Who wants to be a Jew? It appears that many people around the world would like to join the club which would grant them free entry into the State of Israel.
Interior Ministry data reveal that tens of thousands of requests have been filed in the past two years by members of "lost Jewish tribes" worldwide, mainly from Third World countries, seeking to immigrate to Israel.
A rise in the number of appeals has been noted in the past year.
The drop in the number of new immigrants arriving in Israel continued in the past Jewish year (18,746 new immigrants compared to 23,050 in the previous year). This trend has motivated private organizations, many of them religiously orientated, to locate descendants of the 10 tribes and bring them to Israel.
Interior Ministry officials are less enthusiastic over the matter and have recently issued strict regulations for people who converted abroad and seek to immigrate to Israel as Jews.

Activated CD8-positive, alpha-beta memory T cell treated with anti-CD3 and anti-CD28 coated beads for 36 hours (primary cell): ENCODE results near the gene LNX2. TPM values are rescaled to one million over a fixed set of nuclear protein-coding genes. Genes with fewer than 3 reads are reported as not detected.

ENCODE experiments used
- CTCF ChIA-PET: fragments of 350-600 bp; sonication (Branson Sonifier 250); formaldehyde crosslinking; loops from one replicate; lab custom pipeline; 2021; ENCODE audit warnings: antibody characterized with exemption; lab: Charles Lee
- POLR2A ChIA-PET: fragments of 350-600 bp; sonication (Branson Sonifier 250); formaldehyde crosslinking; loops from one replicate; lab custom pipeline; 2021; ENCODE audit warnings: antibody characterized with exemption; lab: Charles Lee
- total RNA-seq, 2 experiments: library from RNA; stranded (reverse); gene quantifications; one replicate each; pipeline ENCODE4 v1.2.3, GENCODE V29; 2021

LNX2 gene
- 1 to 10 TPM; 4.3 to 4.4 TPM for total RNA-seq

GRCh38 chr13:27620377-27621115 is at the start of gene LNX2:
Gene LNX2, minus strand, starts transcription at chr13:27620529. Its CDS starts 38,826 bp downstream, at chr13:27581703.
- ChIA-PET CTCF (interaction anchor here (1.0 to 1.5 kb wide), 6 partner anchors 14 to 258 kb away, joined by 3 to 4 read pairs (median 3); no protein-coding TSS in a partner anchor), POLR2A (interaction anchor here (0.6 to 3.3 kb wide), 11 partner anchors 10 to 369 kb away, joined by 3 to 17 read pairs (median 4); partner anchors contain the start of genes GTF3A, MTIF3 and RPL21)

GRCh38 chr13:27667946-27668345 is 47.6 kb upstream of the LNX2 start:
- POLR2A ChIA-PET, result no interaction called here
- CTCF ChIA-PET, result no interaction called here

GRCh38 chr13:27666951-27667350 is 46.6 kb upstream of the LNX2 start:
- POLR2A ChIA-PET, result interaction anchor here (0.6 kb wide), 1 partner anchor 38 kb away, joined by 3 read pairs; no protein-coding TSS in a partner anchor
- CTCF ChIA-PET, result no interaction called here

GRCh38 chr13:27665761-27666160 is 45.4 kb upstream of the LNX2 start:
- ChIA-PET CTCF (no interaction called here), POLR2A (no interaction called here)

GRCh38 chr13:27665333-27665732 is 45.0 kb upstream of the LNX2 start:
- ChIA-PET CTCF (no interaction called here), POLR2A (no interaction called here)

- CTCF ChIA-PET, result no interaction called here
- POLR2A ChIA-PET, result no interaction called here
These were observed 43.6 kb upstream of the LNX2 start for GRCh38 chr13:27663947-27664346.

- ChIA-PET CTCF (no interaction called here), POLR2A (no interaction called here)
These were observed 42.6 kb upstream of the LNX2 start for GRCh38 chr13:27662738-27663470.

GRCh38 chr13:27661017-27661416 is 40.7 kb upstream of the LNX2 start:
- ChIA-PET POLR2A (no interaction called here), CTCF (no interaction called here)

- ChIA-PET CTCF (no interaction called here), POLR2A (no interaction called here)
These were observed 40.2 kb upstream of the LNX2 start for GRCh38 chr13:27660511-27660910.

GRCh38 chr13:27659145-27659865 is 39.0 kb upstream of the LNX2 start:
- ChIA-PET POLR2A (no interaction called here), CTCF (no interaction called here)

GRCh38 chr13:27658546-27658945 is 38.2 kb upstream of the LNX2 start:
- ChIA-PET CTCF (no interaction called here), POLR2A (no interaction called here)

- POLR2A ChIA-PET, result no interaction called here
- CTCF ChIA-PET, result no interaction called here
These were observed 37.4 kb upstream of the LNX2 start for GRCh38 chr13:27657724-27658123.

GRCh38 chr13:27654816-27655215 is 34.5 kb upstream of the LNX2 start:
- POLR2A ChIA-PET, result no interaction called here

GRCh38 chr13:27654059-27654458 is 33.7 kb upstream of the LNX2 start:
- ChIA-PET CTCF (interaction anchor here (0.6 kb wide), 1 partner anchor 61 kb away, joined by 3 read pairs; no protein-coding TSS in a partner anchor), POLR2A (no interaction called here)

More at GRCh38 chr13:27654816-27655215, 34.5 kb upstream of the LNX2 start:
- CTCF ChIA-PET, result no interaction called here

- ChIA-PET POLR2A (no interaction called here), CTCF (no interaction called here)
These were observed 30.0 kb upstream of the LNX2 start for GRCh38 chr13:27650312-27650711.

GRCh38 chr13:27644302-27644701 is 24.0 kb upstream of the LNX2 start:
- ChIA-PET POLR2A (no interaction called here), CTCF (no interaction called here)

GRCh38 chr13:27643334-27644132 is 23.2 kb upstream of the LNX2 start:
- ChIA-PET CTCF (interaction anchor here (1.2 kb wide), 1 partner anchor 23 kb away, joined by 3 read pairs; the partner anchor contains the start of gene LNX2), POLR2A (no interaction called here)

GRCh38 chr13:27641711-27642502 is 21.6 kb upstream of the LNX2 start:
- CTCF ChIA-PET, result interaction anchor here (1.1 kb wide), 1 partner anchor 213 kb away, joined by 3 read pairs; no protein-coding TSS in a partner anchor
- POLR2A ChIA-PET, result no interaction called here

Sources in the ministry noted that more than half of the people who immigrated to Israel under the Law of Return, about 54%, were not really Jewish.
A draft document distributed in the past few days among organizations dealing with conversion lists a number of strict criteria set by the Interior Ministry for granting citizenship to people who converted to Judaism abroad.
Among the criteria: Taking part in regular Judaism lessons for nine months while actively participating in community life.
Data obtained by Yedioth Ahronoth reveal that thousands of people, claiming to be members of the 10 lost tribes, most of them from Africa and Asia, have immigrated to Israel with the help of different haredi groups, or are demanding to make aliyah.
According to estimates, millions of people in countries across the world – including Nigeria, South Africa, Uganda, Ethiopia, India, China, Russia, Peru, Portugal, Brazil and Spain – are demanding that Israel recognize their Jewish status.
Natasha Mosgovaya and Michal Goldberg contributed to this report